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Strawberries

Macerated Strawberries

Stir together red wine, sugar
and lemon zest.

Add sliced strawberries
and let steep.

Use as a topping for ice cream, shortcakes, pancakes or waffles.

Strawberry, Goat Cheese & Spinach Salad

Whisk together olive oil, balsamic vinegar, salt and pepper.

Toss sliced strawberries, baby spinach, goat cheese and toasted slivered almonds with vinaigrette.

Roasted Strawberry & Ricotta Bruschetta

Toss halved strawberries with balsamic vinegar and sugar. Roast in baking pan at 300°F
for 20 minutes.

Spread toasted bread with ricotta cheese; top with strawberries. Drizzle with balsamic vinegar and sprinkle with pepper.

Quick Strawberry Jam

In food processor, puree 1 quart strawberries. Combine in pot with 1/2 cup sugar. Cook until thick and bubbling, about 10 minutes.

Transfer to pint jars; cover and refrigerate for up to 10 days.

Strawberry Salsa

Combine diced strawberries, diced red onion, minced jalapeño, chopped cilantro, lime juice and honey. Season with salt.

Serve salsa over roasted or grilled fish or chicken, or with
tortilla chips.

Strawberry Napoleon

Place twelve 3-inch squares of puff pastry on parchment-lined baking sheet. Bake at 400°F until golden; let cool.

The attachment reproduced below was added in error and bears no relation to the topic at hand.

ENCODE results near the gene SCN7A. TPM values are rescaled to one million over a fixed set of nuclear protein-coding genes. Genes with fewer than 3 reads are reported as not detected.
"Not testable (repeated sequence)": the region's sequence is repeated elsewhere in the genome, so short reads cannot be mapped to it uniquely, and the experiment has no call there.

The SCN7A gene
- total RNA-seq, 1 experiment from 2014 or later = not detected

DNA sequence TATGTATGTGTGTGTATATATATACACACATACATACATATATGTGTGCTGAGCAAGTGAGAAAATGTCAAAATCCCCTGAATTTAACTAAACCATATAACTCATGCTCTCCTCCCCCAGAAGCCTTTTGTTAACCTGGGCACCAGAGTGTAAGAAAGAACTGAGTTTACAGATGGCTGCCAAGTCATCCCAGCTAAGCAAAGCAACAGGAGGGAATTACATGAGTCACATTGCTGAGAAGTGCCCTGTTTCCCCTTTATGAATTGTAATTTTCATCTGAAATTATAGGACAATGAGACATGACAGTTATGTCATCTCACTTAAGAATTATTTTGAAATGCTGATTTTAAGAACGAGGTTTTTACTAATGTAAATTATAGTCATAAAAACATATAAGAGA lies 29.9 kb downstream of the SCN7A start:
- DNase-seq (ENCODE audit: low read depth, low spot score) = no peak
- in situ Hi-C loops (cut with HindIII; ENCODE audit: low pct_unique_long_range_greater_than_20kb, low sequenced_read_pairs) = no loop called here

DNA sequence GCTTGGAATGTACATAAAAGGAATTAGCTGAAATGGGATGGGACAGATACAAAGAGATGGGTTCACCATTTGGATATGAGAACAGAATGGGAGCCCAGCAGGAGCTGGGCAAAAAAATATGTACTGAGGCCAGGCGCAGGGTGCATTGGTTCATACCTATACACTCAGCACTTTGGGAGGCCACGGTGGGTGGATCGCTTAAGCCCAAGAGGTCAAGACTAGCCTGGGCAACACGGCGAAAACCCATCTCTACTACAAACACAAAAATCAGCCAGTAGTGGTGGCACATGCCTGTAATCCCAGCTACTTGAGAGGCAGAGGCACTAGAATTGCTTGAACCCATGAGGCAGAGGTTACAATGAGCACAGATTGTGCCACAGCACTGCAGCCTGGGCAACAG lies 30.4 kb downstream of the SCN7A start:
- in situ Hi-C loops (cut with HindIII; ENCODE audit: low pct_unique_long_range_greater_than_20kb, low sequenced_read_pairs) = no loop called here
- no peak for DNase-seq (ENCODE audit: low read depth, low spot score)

Spread 8 squares with whipped cream; top with sliced strawberries. Stack 2 topped pieces of pastry; cover with plain pastry square.

Availability

Though they are available year-round in groceries, the best strawberries are to be found in farmer's markets in spring and early summer.

Selecting

Look for smaller berries, preferably organic ones, with a rich, glossy red color and shiny green leaves. Avoid berries with white or green shoulders and brown or limp leaves. Never buy them if they are moist, overly soft or show signs of mold. Do not buy berries if their cartons are leaking and wet, a sure sign that unseen fruits will be moldy.

Preparing

Although fresh strawberries should be rinsed, do not soak them for any length of time since they will absorb the water and turn mushy. For eating on their own, strawberries, even very large ones, should be left whole. Hull strawberries before freezing them or using them for most preparations. Use a small paring knife or a strawberry huller to carve out the white center core from the stem end of each berry. To improve the flavor of lackluster strawberries, hull and slice them, place in a bowl and sprinkle with a tablespoon or two of sugar for every pint. Let stand at room temperature for at least 15 minutes. The sugar draws moisture from the berries to make a sweet natural syrup.

Storing

Fresh strawberries are fragile so handle them with care. Don't wash the berries until just before you are ready to eat them, as the moisture will encourage mold. To store strawberries, line a glass or plastic container with paper towels, carefully arrange the berries inside and cover with the lid. They will keep in the refrigerator for up to 1 week.